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Legal - Dismissal of Dealer Price Fixing Conspiracy Reversed, Headed for Trial

- January 2009

Dismissal of Dealer Price Fixing Conspiracy Reversed, Headed for Trial

An agreement among dealers of the same branded product not to compete with each other on price and not sell outside of their manufacturer-assigned geographic Area of Responsibility is an unlawful price fixing agreement under the antitrust laws. A recent federal appeals court decision examined the level of evidence necessary for a plaintiff complaining about a dealer price fixing conspiracy to avoid summary judgment and have a jury decide on antitrust liability. (Toledo Mack Sales & Service, Inc. v. Mack Trucks, Inc., 3rd Cir., No. 07-1811).

The defendant Mack Trucks produces heavy-duty trucks and sells them for resale through its network of authorized dealers. An important aspect of Mack’s price to the dealer was a transaction-specific discount known as “sales assistance”. The amount of sales assistance that Mack offered a dealer on a particular transaction varied according to potential competition, number of trucks ordered, the customer involved and other factors.

Each dealer had an assigned Area of Responsibility (AOR) although, according to Mack’s stated policy, these areas were not exclusive (i.e., the dealer could sell anywhere). However, in 1989 Mack adopted a written policy of denying any sales assistance to a dealer seeking the discount on an out-of-AOR sale. Mack rescinded this written policy shortly after its adoption; however, the plaintiff claimed Mack nevertheless continued to follow it in actual practice.

The plaintiff, Toledo Mack Sales (“Toledo”), was a Mack truck dealer who aggressively competed against other Mack dealers on price and by regularly selling outside his AOR. Following termination of its distributorship in 2002, Toledo filed suit and claimed Mack’s practice of denying sales assistance for out-of-AOR sales was done at the behest of dealers and in aid to the “gentlemen’s agreements” among dealers not to compete against each other—a classic horizontal price fixing conspiracy.

Toledo’s evidence of the dealer cartel, sufficient to get the case to the jury, was:

Dave Yeager (Toledo’s owner) testified that while attending a dealer meeting in the late 1980’s, two Mack dealers from New Jersey approached him and told him bluntly that “the way it works” in New Jersey is that “dealers don’t compete on price”.

A Mack consultant testified that at a Mack sales meeting in 1999 she heard a Mack employee say that “there was a gentlemen’s agreement among Mack truck dealers that they would sell only in their own AOR’s…[but] some Mack truck dealers did not honor the ‘gentlemen’s agreement’ and engaged in sales efforts in other Mack dealers’ territories.”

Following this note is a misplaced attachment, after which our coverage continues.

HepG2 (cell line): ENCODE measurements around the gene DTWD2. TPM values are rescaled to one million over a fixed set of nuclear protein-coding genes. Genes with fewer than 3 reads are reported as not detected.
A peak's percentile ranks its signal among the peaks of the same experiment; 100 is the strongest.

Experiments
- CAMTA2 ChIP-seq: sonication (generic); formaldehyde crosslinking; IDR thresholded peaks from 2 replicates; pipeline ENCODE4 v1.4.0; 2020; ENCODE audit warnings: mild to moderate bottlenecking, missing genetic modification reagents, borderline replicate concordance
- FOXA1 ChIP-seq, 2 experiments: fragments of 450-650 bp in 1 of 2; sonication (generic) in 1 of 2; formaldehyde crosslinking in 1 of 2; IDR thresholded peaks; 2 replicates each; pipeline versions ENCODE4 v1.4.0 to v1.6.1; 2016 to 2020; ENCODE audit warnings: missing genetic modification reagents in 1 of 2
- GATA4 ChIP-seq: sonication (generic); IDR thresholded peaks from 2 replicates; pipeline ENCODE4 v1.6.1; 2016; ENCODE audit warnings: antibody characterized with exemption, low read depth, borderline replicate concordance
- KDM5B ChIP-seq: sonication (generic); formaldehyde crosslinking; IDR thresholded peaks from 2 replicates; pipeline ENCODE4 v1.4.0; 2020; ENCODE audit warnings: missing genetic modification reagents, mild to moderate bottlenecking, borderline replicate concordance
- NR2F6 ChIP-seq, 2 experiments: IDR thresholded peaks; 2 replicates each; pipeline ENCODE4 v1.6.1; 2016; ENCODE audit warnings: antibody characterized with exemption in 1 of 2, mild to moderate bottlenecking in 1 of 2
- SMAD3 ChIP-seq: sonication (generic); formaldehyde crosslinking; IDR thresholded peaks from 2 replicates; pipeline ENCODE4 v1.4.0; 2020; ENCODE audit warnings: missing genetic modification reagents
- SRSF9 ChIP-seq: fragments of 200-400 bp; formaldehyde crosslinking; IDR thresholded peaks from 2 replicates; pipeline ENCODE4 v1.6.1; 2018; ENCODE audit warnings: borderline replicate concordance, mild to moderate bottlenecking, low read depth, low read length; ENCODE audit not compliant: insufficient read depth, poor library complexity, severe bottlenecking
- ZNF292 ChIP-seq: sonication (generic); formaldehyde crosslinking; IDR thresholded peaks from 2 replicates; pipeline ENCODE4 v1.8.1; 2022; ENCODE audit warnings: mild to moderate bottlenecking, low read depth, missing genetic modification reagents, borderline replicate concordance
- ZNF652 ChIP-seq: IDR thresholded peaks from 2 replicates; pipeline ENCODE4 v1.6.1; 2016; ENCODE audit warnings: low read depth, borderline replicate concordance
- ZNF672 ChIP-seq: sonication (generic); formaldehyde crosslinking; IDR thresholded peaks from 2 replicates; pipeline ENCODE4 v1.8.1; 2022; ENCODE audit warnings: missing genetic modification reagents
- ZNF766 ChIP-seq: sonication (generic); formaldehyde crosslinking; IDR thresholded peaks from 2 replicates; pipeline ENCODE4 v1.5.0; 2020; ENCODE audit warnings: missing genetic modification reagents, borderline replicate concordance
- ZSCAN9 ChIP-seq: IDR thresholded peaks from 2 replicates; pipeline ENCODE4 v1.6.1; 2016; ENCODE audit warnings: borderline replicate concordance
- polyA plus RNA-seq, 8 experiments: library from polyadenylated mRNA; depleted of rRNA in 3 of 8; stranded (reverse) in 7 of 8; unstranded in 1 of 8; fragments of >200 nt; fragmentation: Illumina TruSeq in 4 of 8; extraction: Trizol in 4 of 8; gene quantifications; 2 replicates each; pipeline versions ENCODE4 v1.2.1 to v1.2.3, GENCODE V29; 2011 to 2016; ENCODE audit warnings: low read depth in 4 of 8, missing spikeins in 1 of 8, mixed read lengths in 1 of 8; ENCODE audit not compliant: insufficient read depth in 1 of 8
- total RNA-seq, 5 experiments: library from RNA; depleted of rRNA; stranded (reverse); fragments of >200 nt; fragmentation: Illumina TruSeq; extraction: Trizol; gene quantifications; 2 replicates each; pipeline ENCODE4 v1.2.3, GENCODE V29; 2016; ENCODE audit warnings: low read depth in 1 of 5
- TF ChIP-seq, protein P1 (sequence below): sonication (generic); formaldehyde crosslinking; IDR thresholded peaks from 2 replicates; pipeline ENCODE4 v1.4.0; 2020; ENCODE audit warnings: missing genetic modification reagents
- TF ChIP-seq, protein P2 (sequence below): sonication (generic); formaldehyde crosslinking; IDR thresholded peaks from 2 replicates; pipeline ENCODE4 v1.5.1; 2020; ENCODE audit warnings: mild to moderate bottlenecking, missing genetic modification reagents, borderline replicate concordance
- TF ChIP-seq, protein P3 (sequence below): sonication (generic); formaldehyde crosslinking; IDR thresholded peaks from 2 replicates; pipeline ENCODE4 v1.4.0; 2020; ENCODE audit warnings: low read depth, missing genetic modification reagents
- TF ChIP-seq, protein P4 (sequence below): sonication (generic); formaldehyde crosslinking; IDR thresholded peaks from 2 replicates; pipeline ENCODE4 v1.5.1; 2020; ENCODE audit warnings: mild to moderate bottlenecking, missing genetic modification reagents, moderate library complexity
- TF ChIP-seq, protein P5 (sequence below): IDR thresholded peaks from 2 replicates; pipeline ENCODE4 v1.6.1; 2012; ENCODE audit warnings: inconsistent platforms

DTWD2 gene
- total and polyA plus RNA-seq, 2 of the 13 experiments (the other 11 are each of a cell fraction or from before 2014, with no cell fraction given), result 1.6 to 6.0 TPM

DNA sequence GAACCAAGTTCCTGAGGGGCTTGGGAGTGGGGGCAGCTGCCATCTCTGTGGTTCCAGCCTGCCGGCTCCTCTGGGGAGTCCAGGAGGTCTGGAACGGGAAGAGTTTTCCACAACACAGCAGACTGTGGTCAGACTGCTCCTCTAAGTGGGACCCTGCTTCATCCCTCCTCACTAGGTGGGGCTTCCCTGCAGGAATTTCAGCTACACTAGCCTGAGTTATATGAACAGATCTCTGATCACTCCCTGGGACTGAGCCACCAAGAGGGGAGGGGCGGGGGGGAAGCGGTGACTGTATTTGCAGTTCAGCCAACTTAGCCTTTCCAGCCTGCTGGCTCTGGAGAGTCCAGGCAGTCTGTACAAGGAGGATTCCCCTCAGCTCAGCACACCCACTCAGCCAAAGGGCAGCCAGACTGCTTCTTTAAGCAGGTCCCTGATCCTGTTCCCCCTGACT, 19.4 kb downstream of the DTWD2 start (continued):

A Mack district sales manager from 1988 to 2002 was asked at his deposition whether “some Mack dealers [had] unwritten understandings with other Mack dealers that they wouldn’t compete in each other’s AOR’s.” He responded that “there were some Mack dealers that—and I’ve heard them called gentlemen’s agreements, where they wouldn’t compete in other dealers’ areas…”

The defendant argued this evidence was legally insufficient since Toledo was unable to present the details of any agreement among dealers. However, the appeals court ruled that this evidence is sufficient to “entitle Toledo to place the question [whether there was a dealer price fixing agreement] before the jury.”

Finally, Toledo presented direct evidence that Mack had an unofficial policy of discouraging price competition among its dealers and actively participated in the conspiracy to support their anti-competitive agreements. Mack did so by, among other things, refusing to offer sales assistance (discounts) to dealers who sought to sell outside their AORs. Toledo claimed this policy was a result of an agreement between Mack and its National Distributor Advisory Council (“NVAC”). Mack’s position that this policy was solely the result of Mack’s decision-making was weakened by evidence that the draft policy was discussed thoroughly at a NVAC meeting and recommended by the NVAC members. The NVAC consisted of two Mack executives and seven dealers. As further evidence, Toledo introduced a tape recording of a July 1989 telephone conversation between Yeager (Toledo’s owner) and Mack’s VP of Sales who said:

“…the one thing I can tell you that would be fair and legitimate advice is that I think this policy came about to a large extent because of the voice of the distributor organization [NVAC]…. If it’s probably ever gonna be changed or modified, it will come about as a result of the voice of dealer organization.”

As the court’s opinion notes, over the course of several years Yeager had secretly recorded a number of telephone conversations between himself and various Mack executives, and those recordings featured prominently in Toledo’s evidence at trial.

The appeals court sent the case back to the district court for a jury to decide Toledo’s antitrust claims: did Mack truck dealers enter into “gentlemen’s agreements” not to compete with each other one price; and did Mack Truck enter into an agreement with its dealers that it would delay or deny sales assistance to any dealer who sought to make an out-of-AOR sale.